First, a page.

Tiffin doubt: Just what is a 'security'?
|Area||Corporate Finance and Securities|
Article originally published in the Canadian Lawyer Magazine, May 2017
Excerpt from "Tiffin doubt: Just what is a 'security'?":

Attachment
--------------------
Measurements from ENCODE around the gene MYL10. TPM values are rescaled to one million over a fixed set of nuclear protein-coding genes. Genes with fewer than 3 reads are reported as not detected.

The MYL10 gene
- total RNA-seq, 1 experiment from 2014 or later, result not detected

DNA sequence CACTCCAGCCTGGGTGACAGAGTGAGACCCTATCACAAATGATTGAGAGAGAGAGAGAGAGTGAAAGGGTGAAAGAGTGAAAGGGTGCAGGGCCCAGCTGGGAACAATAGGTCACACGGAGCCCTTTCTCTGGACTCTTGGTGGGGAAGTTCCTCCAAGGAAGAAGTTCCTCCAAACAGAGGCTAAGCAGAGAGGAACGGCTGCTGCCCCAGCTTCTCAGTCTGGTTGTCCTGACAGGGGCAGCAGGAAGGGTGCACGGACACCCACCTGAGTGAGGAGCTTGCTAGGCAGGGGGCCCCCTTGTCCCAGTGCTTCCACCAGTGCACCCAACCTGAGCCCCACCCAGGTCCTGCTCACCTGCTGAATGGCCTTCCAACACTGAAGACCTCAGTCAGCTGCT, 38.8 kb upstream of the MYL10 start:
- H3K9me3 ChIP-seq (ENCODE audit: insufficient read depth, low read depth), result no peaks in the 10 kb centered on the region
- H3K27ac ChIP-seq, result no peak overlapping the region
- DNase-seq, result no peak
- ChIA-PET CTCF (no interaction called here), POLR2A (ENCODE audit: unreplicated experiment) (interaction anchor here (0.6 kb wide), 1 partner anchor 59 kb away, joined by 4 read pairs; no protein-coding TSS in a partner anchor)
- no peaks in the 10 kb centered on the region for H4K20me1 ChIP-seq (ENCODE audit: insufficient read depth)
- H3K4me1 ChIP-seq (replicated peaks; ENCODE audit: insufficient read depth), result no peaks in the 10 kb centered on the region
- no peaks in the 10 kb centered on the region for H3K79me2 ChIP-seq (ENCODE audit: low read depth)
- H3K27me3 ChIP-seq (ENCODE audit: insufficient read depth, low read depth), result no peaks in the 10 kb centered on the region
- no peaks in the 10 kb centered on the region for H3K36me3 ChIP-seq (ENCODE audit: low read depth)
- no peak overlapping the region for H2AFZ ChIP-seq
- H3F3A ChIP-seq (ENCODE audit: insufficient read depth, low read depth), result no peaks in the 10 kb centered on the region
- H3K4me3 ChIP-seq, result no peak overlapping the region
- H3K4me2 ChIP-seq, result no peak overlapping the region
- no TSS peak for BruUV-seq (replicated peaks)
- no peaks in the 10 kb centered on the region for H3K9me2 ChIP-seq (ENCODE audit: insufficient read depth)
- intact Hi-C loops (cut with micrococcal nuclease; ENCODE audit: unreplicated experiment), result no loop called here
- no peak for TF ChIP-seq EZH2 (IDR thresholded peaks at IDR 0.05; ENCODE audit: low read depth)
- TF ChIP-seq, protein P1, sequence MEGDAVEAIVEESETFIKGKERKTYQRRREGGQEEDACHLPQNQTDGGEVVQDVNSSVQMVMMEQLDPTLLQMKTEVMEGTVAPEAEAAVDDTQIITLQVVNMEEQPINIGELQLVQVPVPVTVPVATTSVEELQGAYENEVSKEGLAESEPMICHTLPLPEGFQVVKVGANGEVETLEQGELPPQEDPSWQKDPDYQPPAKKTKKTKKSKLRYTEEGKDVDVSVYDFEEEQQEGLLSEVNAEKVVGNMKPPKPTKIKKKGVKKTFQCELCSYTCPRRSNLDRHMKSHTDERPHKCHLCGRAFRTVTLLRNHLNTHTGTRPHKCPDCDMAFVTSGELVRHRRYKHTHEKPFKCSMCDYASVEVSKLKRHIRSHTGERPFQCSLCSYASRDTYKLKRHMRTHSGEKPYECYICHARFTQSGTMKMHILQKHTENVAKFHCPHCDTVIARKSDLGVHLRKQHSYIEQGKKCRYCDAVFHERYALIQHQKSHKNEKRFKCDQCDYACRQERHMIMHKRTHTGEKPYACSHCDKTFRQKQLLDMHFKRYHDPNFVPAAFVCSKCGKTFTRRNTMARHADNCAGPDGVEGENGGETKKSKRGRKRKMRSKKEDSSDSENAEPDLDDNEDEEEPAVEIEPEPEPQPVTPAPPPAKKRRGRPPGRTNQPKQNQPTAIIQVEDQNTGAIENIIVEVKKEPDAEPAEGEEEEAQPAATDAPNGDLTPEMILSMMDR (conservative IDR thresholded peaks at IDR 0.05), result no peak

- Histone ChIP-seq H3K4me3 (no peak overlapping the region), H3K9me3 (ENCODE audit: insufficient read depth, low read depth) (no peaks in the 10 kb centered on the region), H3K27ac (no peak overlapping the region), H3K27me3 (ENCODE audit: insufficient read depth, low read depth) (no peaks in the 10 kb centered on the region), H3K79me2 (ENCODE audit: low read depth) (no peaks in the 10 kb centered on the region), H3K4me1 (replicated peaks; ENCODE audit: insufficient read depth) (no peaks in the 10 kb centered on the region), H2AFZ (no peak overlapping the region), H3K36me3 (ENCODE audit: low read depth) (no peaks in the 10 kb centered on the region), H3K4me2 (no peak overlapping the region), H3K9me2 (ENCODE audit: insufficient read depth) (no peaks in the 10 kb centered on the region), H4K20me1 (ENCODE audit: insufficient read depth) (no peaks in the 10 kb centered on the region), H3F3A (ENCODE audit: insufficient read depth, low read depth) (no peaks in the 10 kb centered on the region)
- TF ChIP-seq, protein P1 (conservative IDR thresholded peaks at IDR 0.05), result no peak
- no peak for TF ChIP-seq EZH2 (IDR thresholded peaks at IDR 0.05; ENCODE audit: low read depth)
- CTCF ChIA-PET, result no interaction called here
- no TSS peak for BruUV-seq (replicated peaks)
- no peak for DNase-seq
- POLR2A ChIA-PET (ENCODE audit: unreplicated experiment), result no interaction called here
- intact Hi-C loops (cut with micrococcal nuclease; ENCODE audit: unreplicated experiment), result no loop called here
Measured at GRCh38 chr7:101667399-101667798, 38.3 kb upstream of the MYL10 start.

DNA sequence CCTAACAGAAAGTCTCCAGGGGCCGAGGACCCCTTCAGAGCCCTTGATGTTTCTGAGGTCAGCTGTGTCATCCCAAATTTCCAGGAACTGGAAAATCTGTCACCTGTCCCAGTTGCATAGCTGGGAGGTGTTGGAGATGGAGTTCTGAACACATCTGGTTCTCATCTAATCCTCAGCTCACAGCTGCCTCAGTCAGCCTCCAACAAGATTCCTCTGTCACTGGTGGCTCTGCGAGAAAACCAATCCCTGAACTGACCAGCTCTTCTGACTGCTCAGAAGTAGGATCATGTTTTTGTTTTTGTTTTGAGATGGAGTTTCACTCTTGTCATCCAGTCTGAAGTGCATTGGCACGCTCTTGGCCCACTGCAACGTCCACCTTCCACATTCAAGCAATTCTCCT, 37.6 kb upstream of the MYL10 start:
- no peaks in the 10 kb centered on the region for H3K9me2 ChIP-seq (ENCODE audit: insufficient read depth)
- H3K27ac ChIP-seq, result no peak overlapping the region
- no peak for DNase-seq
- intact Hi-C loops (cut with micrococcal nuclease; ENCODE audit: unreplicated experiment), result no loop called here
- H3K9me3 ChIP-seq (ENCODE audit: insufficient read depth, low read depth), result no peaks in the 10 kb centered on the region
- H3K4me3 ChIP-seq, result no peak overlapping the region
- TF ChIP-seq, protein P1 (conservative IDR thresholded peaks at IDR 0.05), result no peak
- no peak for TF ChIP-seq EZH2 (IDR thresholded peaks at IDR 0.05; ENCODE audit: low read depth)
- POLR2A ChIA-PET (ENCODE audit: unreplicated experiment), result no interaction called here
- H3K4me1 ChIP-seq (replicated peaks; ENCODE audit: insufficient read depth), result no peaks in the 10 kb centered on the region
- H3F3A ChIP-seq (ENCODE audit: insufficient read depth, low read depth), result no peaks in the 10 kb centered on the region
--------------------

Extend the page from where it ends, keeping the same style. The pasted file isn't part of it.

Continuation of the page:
Still, despite the unneeded complexity it adds to my notional social life, the uncertainty as to what constitutes a “security” endures, as reflected in the recent decision of the Ontario Court of Justice in Ontario Securities v. Tiffin. In that case, six parties agreed to advance an aggregate of $700,000 to Tiffin Financial Corporation, a company wholly owned and controlled by Daniel Tiffin, pursuant to interest-bearing promissory notes. Tiffin was at the time subject to a cease trade order issued by the Ontario Securities Commission, as a result of prior proceedings relating to an issuance of promissory notes by another company, which prohibited both TFC and Tiffin from trading in securities or relying upon exemptions under Ontario securities laws (and imposed financial penalties). TFC’s notes, though, made reference to a reliance on the accredited investor exemption (an exemption from the requirement to issue a prospectus in connection with a distribution of securities). The funds advanced were said to be for Tiffin’s personal use and to keep TFC operating.